After lunch we met senior trainer, Melinda, and dog in training, Janice. Melinda demonstrated to us Janice learning how to identify a chair. These dogs learn hundreds of words and commands in their training.

The next exciting part of our afternoon was actually being blindfolded and being guided by 2 other dogs in training, Jockey and Anniken. Both are soon to graduate. We walked outside on a path and it was frightening and exhilarating! The dogs will stop to notify you of any change – a curb, a crosswalk, the sound of a car. It was scary for us just being on a safe path, so to imagine the trust put into these dogs to navigate a subway or train or city street (or mountain!) is mind-boggling to me.

The Ezekiels were blindfolded and led around outside by Jockey and Anniken, two dogs in training.

The Ezekiels were blindfolded and led around outside by Jockey and Anniken, two dogs in training.

Guiding Eyes raises about 500 dogs per year, and approximately 150 are placed as Guides for the blind or visually impaired. The dogs who do not pass the strict exams (or as we were told, choose a different career!) are sometimes trained as police/military dogs, autism service dogs, breeding dogs, or adopted out to their puppy raisers or another loving family.

Approximately 10-12 dogs per month graduate from the stringent guide program and are matched to students like Randy. Students come to the Patterson facility and live in dorms with their new dogs for about 3 weeks while undergoing intensive training and getting to know each other. Sometimes, experienced handlers, like Randy, will have the dog delivered to their home for the intensive training. The lifestyle of the handler is matched very carefully to the temperament of the dog. Some dogs are better suited for the city than others, for example. Some, like Autumn, are little spitfires that like adventure! Handlers must be able to provide exercise daily for their dogs and of course veterinary care.

When all is said and done, it costs about $45,000 to raise one dog! Blind humans do not pay for their dogs – they are gifted by Guiding Eyes. All money that is used to support the raising and training of the guide dogs comes from fundraising and donations. Once dogs reach retirement, their handlers are given first choice of adoption, then their puppy raisers, or another family on a very long wait list.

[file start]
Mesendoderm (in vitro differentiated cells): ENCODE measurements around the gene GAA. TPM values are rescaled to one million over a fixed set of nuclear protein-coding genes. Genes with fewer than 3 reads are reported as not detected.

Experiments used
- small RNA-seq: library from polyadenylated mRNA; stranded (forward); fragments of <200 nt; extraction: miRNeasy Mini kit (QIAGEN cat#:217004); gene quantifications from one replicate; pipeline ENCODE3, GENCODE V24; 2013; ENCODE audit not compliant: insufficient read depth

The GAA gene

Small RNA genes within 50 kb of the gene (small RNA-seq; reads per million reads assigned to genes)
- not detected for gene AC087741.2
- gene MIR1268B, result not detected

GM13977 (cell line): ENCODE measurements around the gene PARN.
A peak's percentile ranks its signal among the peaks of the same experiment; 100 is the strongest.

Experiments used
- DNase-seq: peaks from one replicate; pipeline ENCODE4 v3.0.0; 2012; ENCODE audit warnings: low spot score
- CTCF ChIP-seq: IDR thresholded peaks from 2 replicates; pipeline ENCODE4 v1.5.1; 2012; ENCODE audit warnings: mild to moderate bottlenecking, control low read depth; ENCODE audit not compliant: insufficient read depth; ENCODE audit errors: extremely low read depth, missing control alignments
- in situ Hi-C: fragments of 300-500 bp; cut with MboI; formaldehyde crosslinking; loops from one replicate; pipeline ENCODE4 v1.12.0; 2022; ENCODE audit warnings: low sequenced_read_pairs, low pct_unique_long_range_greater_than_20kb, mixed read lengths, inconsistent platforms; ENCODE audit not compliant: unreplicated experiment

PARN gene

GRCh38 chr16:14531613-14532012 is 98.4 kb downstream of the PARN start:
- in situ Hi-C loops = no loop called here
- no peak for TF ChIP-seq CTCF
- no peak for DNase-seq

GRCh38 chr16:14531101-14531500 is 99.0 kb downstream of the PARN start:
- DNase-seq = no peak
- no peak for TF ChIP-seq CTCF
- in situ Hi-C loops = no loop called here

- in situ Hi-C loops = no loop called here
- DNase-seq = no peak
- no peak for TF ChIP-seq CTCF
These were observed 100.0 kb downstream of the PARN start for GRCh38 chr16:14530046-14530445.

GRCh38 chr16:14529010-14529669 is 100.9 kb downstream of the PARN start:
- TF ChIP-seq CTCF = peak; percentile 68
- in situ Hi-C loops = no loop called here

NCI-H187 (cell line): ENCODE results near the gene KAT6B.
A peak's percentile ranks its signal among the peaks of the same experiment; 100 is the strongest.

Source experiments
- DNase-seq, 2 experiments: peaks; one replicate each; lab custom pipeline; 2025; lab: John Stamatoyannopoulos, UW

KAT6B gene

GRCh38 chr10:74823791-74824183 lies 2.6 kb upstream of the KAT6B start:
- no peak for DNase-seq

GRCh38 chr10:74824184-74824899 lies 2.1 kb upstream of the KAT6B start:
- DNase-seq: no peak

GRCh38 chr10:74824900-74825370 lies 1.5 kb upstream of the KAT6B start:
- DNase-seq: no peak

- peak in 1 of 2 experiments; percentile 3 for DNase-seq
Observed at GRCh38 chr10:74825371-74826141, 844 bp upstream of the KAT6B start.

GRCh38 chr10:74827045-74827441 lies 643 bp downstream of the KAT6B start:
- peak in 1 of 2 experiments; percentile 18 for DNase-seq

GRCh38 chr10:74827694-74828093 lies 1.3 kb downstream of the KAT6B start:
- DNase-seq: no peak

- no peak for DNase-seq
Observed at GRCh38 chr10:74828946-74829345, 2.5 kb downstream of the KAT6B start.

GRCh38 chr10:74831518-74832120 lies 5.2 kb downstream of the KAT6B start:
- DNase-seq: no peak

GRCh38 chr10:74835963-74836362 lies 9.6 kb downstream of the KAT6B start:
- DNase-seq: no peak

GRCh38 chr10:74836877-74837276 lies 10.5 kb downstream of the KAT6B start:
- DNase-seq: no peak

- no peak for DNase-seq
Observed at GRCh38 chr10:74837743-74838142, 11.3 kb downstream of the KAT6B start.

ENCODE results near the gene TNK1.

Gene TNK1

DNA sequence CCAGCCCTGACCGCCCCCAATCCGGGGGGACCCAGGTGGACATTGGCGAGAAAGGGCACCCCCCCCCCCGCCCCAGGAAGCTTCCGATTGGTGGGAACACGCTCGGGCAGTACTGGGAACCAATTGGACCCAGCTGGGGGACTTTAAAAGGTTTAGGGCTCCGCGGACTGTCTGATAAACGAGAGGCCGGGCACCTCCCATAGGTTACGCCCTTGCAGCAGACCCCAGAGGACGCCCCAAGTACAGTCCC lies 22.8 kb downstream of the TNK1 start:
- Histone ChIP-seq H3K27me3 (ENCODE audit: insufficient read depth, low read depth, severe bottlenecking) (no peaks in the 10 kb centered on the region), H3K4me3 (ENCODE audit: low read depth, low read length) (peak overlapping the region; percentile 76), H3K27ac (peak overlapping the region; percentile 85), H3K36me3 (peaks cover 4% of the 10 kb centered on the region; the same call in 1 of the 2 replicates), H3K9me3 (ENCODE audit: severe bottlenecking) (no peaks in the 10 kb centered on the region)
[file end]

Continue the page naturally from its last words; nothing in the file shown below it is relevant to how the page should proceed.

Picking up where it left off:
All of the facilities at Guiding Eyes were impeccably clean and warm and filled with loving staff and volunteers from the birth to training to retirement of these dogs. It was an amazing, eye-opening life experience for our family. We appreciate what we have, and appreciate all that goes into training Guide Dogs so that others may have a more independent, fulfilling life.

Thanks to Randy, 2020 Vision Quest and to the staff at Guiding Eyes for all that you do!

Denise, Michael, Jordan, and Elizabeth Ezekiel

5 responses to “Guest blog: Guiding Eyes trainer for a day”

  1. Ellen Roane says:

    Thanks Denise for sharing this amazing, educational, and inspiring experience with us!

  2. Joan Locke says:

    What a great article. I have had many of the same experiences in Patterson. You described them perfectly. Living so close to Patterson, I have been thinking of taking part in the socialization of the puppies. After reading your blog, I guess I have to start thinking a little more about doing it. Thank you!!

  3. Margaret says:

    What a great experience. It always amazes me just how much goes into creating a dog who is able to guide someone visually impaired.

  4. Kathy says:

    thank you for sharing your experience with us! What a wonderful opportunity!

  5. John Swenson says:

    What a great summary Denise! As a past (and hopefully future) puppy raiser, I can say that everything you saw and experienced carries through to the raising process. We found the folks involved with Guiding Eyes to be some.of the finest we have ever met. Thanks for sharing your experience with us all.